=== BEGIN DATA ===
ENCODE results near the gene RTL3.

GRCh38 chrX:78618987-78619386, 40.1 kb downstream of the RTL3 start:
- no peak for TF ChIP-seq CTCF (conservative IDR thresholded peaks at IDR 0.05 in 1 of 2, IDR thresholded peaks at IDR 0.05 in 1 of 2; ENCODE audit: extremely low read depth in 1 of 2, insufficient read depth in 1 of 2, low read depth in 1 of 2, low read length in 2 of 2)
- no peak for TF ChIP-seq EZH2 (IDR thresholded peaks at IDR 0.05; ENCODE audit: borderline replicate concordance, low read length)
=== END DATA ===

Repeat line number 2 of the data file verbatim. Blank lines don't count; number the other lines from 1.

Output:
GRCh38 chrX:78618987-78619386, 40.1 kb downstream of the RTL3 start: